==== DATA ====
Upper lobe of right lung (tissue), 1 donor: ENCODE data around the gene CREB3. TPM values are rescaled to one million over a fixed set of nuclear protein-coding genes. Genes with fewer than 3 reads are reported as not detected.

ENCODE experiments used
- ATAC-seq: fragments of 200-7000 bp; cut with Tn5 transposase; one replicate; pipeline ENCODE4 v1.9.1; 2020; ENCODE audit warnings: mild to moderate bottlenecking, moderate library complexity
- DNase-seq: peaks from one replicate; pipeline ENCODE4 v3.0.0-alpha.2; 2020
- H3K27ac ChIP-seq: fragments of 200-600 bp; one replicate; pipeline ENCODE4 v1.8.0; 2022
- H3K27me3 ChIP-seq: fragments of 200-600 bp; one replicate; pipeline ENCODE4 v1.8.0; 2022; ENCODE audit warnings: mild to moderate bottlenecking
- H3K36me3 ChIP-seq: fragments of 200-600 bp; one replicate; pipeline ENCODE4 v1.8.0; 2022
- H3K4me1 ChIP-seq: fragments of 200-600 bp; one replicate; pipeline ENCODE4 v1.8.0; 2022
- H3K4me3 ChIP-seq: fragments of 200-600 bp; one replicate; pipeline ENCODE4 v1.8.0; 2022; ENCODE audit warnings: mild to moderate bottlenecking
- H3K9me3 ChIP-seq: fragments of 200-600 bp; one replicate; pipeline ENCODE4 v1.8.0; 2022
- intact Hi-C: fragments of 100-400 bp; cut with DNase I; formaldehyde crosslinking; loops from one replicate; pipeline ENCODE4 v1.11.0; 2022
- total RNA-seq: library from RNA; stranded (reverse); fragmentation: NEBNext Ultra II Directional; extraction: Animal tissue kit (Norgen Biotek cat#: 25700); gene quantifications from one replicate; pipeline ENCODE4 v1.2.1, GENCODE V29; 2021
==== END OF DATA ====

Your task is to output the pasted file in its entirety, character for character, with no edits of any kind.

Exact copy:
Upper lobe of right lung (tissue), 1 donor: ENCODE data around the gene CREB3. TPM values are rescaled to one million over a fixed set of nuclear protein-coding genes. Genes with fewer than 3 reads are reported as not detected.

ENCODE experiments used
- ATAC-seq: fragments of 200-7000 bp; cut with Tn5 transposase; one replicate; pipeline ENCODE4 v1.9.1; 2020; ENCODE audit warnings: mild to moderate bottlenecking, moderate library complexity
- DNase-seq: peaks from one replicate; pipeline ENCODE4 v3.0.0-alpha.2; 2020
- H3K27ac ChIP-seq: fragments of 200-600 bp; one replicate; pipeline ENCODE4 v1.8.0; 2022
- H3K27me3 ChIP-seq: fragments of 200-600 bp; one replicate; pipeline ENCODE4 v1.8.0; 2022; ENCODE audit warnings: mild to moderate bottlenecking
- H3K36me3 ChIP-seq: fragments of 200-600 bp; one replicate; pipeline ENCODE4 v1.8.0; 2022
- H3K4me1 ChIP-seq: fragments of 200-600 bp; one replicate; pipeline ENCODE4 v1.8.0; 2022
- H3K4me3 ChIP-seq: fragments of 200-600 bp; one replicate; pipeline ENCODE4 v1.8.0; 2022; ENCODE audit warnings: mild to moderate bottlenecking
- H3K9me3 ChIP-seq: fragments of 200-600 bp; one replicate; pipeline ENCODE4 v1.8.0; 2022
- intact Hi-C: fragments of 100-400 bp; cut with DNase I; formaldehyde crosslinking; loops from one replicate; pipeline ENCODE4 v1.11.0; 2022
- total RNA-seq: library from RNA; stranded (reverse); fragmentation: NEBNext Ultra II Directional; extraction: Animal tissue kit (Norgen Biotek cat#: 25700); gene quantifications from one replicate; pipeline ENCODE4 v1.2.1, GENCODE V29; 2021